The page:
The next step is root planing, which is cleaning and smoothing your tooth’s root surfaces. Smoothing the surfaces helps your gums heal and reattach to the tooth, shrinking the pocket depth.

Scaling and root planing may take more than one visit depending on the amount of treatment you need.

At follow-up visits, your dentist or hygienist will measure the pocket depths to see if scaling and root planing has been successful. If the pockets have deepened and the supporting bone is lost, more treatment may be necessary.

Scaling removes plaque and tartar from below the gumline

Scaling removes plaque and tartar from below the gumline.

Root planing smothes the tooth root and helps the gums reattach to the tooth

Root planing smothes the tooth root and helps the gums reattach to the tooth.

Healed pocket after treatment

Healed pocket after treatment.

Periodontal Surgery

If the pockets do not heal enough after scaling and root planing, periodontal surgery may
be needed. Surgery allows your periodontist or dentist to remove tartar and plaque from hard-to-reach areas.

After surgery, your gums are stitched into place to tightly hug your teeth. Surgery can reduce pocket depth and make it easier to keep your teeth clean.

If bone has been damaged by gum disease, you may need surgery to rebuild or reshape the bone.

Probe shows pockets due to gum disease. Gums are inflamed and bone loss has occured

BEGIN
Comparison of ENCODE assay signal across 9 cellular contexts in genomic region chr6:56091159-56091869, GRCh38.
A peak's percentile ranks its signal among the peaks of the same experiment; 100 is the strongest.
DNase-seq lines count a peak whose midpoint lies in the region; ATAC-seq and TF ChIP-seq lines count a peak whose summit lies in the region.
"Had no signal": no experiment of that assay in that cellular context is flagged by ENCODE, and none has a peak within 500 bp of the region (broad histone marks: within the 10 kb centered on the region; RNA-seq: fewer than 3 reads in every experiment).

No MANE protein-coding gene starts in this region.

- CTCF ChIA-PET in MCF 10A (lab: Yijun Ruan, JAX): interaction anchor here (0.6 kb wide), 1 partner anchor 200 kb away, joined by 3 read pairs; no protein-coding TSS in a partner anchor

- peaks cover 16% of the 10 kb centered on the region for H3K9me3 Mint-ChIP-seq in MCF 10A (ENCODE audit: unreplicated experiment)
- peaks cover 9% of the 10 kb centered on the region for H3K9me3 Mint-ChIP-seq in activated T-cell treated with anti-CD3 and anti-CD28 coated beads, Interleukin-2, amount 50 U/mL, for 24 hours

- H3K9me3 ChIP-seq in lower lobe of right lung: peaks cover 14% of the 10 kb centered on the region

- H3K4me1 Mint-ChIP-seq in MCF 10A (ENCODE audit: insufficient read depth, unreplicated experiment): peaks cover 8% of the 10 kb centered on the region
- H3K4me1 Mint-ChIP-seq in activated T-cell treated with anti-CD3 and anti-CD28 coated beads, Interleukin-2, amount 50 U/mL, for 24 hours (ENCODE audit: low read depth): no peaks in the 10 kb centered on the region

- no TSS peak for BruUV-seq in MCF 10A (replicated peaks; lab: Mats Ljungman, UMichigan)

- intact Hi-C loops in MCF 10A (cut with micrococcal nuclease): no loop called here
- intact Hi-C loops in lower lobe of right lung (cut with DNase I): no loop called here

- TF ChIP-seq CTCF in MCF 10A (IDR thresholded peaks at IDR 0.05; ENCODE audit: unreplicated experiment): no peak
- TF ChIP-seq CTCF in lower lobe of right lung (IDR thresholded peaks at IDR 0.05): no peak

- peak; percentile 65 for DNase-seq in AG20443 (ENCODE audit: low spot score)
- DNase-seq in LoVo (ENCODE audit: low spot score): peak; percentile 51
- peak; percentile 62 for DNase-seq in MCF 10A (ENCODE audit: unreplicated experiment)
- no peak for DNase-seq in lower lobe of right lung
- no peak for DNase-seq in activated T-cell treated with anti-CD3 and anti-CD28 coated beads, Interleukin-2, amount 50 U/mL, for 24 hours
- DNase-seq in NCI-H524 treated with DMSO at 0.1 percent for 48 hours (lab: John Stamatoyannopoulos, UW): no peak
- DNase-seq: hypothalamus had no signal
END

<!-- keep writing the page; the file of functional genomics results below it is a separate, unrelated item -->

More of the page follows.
Probe shows pockets due to gum disease. Gums are inflamed and bone loss has occured.

The bone is reshaped and any remaining tartar is removed

The bone is reshaped and any remaining tartar is removed.

Healed site after periodontal surgery

Healed site after periodontal surgery.

Keeping Gums Healthy after Treatment

  • Your dentist may suggest more frequent checkups and deep cleanings to keep your gum disease under control.
  • Keep plaque under control by brushing 2 times daily with a fluoride toothpaste for 2 minutes each time. Clean between your teeth daily using floss or another between-the-teeth cleaner.
  • Your dentist may suggest or prescribe medicines to help control infection and pain or to help your gums heal.
  • If you use tobacco in any form, ask your dentist or physician for information about how to quit.
  • If you have a disease that may be linked to gum disease, such as diabetes, work with your physician to help manage it.

You don’t have to lose teeth to periodontal disease. Brush, clean between your teeth, eat a healthy diet and schedule regular dental visits for a lifetime of healthy smiles.

Follow These Healthy Habits to Help Improve Your Oral Health:

  • Brush your teeth twice a day with fluoride toothpaste for 2 minutes each time.
  • Clean between your teeth with floss or another between-the-teeth cleaner every day to remove plaque and food from areas your toothbrush can’t reach.
  • Your dentist or hygienist may recommend using a germ-killing mouthrinse or other products.
  • Eat a healthy diet that limits sugary beverages and snacks. Learn more online at www.choosemyplate.gov.
  • Visit your dentist regularly to prevent and treat gum disease.

It generally costs much less to keep your teeth and gums healthy than to wait until you have a problem that needs to be treated.